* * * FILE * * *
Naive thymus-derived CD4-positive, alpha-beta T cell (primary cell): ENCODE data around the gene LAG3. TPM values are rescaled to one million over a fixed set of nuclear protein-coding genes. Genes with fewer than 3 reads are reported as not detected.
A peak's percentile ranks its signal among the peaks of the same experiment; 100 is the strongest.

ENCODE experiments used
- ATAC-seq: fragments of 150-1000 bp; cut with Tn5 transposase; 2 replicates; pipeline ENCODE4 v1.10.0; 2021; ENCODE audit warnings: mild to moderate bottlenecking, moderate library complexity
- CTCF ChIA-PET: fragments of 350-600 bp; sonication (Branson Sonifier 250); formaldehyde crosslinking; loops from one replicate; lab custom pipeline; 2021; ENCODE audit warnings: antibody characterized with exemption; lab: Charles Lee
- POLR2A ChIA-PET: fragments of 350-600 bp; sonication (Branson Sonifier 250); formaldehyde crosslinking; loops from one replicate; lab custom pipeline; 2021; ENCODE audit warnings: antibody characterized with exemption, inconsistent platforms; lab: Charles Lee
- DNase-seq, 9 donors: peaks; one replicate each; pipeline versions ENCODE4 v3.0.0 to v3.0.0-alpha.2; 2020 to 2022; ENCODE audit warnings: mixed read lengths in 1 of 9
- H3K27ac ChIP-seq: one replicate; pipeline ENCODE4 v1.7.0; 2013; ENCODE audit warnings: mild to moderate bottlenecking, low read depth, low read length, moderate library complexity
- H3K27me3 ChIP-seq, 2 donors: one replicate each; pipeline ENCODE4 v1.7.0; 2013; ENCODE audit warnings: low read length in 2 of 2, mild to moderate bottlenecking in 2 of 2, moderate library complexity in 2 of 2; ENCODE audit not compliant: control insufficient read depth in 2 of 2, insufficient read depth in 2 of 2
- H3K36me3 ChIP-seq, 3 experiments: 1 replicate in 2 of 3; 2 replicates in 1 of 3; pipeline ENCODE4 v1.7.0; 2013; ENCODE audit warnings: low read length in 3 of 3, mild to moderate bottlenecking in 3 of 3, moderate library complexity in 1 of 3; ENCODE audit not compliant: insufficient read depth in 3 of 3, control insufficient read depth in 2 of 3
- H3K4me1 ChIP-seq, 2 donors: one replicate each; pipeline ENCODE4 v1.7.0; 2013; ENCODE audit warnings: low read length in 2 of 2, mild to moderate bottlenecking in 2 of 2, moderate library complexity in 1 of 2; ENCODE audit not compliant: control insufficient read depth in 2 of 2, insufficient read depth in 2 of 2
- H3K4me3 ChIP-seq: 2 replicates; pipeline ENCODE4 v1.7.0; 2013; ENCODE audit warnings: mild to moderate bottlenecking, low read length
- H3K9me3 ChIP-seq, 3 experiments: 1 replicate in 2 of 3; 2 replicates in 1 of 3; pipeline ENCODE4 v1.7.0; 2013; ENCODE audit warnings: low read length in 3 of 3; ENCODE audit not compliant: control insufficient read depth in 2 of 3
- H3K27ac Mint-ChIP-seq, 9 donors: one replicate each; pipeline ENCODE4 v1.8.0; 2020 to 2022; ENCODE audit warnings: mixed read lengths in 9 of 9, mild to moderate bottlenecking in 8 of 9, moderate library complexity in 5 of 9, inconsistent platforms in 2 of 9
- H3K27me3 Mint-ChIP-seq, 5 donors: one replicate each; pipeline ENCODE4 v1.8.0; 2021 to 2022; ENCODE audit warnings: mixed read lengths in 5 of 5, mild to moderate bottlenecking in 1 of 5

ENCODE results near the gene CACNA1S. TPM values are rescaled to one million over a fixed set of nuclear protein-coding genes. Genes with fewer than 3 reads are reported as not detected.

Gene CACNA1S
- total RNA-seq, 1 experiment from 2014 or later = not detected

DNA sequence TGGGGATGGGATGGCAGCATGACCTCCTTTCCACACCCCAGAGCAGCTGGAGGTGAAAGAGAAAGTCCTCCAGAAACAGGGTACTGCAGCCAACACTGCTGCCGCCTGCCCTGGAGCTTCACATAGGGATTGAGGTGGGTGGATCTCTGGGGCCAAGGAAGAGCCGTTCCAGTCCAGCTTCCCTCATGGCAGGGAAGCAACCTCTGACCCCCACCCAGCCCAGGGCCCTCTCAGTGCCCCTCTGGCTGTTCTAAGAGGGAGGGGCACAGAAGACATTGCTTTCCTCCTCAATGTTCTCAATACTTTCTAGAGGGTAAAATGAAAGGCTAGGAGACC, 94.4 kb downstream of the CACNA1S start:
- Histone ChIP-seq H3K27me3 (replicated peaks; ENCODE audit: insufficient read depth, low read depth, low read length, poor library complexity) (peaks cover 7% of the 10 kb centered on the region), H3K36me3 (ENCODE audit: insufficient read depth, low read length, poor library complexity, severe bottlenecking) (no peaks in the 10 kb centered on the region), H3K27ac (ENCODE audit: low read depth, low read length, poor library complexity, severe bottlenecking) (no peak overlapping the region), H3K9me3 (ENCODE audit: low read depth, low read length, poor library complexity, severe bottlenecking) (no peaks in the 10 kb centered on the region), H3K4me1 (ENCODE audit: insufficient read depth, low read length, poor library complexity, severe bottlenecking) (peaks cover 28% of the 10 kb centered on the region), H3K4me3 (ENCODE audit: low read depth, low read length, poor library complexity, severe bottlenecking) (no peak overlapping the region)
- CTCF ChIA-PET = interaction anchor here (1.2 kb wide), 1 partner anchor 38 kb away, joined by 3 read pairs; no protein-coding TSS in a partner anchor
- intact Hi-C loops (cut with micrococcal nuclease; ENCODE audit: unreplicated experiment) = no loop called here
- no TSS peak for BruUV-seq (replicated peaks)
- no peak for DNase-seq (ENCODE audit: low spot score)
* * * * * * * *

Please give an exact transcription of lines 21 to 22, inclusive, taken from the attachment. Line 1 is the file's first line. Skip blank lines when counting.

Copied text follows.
- CTCF ChIA-PET = interaction anchor here (1.2 kb wide), 1 partner anchor 38 kb away, joined by 3 read pairs; no protein-coding TSS in a partner anchor
- intact Hi-C loops (cut with micrococcal nuclease; ENCODE audit: unreplicated experiment) = no loop called here